Telepathy And Clairvoyance

Western scientists are completely at sea regarding the function, purpose and use of this organ of the brain (for an organ it is) . Their textbooks dismiss the matter with the solemn statement, the function of the pineal body is not understood, and no attempt is made to account for the presence and purposes of the corpuscles resembling nerve cells, or the brain sand. Some of the textbook writers, however, note the fact that this organ is larger in children than in adults, and more developed in adult females than in adult males - a most significant statement.

The First Three Principles

To those who have read up on these theories, we would say that such reading will materially help them to understand the three mental principles of man, if they will remember that the conscious or objective mind corresponds very nearly with the Intellect principle in the Yogi philosophy and that the lowest portions of the subjective or subconscious mind are what the Yogis term the Instinctive Mind principle while the higher and sublime qualities, which the Western writers have noticed and have grouped with the lower qualities in forming their subjective mind and subconscious mind theories, is the Spiritual Mind principle of the Yogis, with the difference that the Spiritual Mind has additional properties and qualities of which these Western theorists have never dreamed. As we touch upon each of these three mental principles, you will see the points of resemblance and the points of difference between the Yogi teachings and the Western theories.

The Spiritual Principles

All that we consider good, noble, and great in the human mind emanates from the Spiritual Mind and is gradually unfolded into the ordinary consciousness. Some Eastern writers prefer the term projected as more correctly indicating the process whereby the ray of light is sent into the consciousness of the man who has not yet reached the superhuman stage of full Spiritual Consciousness. All that has come to man, in his evolution, which tends toward nobility, true religious feeling, kindness, humanity, justice, unselfish love, mercy, sympathy, etc., has come to him through his slowly unfolding Spiritual Mind. His love of God and his love of Man has come to him in this way. As the unfoldment goes on, his idea of justice enlarges he has more Compassion his feeling of Human Brotherhood increases his idea of Love grows and he increases in all the qualities which men of all creeds pronounce good, and which may all be summed up as the practical attempt to live out the teachings of that great...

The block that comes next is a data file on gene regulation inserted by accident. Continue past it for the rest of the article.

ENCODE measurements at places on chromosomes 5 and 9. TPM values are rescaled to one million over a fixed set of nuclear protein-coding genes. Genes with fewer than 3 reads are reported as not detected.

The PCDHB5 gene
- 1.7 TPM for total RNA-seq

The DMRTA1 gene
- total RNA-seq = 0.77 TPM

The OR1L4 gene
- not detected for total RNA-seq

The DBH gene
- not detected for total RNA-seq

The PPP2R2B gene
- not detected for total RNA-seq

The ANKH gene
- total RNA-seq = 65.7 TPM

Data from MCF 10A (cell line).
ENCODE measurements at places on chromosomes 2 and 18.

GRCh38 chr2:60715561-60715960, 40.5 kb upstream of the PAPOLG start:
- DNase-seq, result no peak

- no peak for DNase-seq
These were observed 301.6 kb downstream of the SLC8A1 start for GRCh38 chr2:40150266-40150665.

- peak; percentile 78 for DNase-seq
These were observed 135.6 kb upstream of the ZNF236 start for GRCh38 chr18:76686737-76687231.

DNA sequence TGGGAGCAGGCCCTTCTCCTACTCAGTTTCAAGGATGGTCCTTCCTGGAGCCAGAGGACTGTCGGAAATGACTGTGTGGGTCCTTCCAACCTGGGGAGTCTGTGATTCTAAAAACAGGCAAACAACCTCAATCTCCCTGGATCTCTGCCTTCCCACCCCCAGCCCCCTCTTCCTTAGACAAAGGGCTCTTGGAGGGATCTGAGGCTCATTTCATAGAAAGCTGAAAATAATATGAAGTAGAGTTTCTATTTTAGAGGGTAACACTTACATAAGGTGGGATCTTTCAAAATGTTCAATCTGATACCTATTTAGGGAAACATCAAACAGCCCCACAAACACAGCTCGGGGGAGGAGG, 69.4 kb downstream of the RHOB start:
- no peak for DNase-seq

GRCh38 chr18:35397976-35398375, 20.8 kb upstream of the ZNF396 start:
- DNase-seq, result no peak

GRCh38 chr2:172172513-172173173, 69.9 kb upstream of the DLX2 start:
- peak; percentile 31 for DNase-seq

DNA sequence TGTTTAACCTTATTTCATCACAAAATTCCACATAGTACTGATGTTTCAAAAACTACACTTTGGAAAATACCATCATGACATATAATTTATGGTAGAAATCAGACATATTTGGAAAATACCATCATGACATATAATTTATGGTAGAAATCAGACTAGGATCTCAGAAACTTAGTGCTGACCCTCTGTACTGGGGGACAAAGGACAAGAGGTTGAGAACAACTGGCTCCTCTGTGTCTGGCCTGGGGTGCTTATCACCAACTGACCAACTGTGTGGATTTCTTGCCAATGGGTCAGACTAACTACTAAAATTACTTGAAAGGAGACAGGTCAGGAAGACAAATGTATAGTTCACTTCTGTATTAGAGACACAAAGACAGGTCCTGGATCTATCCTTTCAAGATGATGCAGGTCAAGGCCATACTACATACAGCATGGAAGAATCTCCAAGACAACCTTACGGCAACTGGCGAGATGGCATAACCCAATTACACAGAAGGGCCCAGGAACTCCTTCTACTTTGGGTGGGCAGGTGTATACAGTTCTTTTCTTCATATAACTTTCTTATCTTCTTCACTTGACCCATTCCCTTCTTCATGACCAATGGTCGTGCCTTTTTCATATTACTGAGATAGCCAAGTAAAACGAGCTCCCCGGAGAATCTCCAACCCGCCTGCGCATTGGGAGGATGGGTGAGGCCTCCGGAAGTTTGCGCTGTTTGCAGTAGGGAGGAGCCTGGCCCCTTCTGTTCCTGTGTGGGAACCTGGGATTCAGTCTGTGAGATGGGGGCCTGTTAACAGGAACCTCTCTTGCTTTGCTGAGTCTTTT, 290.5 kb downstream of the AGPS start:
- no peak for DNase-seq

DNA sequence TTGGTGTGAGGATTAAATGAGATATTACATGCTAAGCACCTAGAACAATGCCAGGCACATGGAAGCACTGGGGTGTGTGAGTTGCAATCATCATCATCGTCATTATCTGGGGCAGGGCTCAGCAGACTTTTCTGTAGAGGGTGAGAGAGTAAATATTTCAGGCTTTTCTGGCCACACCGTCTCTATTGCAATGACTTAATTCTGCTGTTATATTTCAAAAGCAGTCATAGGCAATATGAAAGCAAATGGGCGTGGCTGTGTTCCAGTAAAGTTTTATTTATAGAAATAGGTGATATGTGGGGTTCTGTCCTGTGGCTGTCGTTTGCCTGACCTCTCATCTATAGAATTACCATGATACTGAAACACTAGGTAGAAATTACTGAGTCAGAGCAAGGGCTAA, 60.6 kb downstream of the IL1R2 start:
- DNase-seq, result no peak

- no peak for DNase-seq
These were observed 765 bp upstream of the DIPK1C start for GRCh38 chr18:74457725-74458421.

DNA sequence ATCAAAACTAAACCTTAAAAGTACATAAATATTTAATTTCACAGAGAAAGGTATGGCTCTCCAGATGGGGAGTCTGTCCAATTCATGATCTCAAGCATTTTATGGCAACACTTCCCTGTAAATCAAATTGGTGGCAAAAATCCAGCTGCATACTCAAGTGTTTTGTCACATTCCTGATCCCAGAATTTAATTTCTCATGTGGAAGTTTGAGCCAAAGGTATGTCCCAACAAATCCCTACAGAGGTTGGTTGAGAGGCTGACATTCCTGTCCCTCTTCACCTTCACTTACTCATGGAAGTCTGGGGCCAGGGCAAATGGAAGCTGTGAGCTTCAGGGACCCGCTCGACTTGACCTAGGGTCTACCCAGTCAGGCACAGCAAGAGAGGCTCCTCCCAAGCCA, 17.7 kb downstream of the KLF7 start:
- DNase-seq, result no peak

The Secret Of Yoga

Edness of thought, which is effective in stimulating the centre of paranormal consciousness in the brain, commanding susumna where on the awakening of the kundalini, the Flame of Superconciousness burns with transporting effect. The important point to be kept in mind is that dharana and dhyana are not ends in themselves, but means to an end and that end is the excitation of the Transcendent centre in the head. It is with the aim of stimulating this region and susumna that fixity of attention on one of the susceptible nerve-junctions, as for instance, the navel, or the heart, or the place between the eyebrows, or the palate, or the crown of the head is recommended by the ancient writers on Yoga. In his commentary on Yoga-Sutra 3. 1, Vyasa recommends concentration on the navel, heart, or light in the head for the same reason.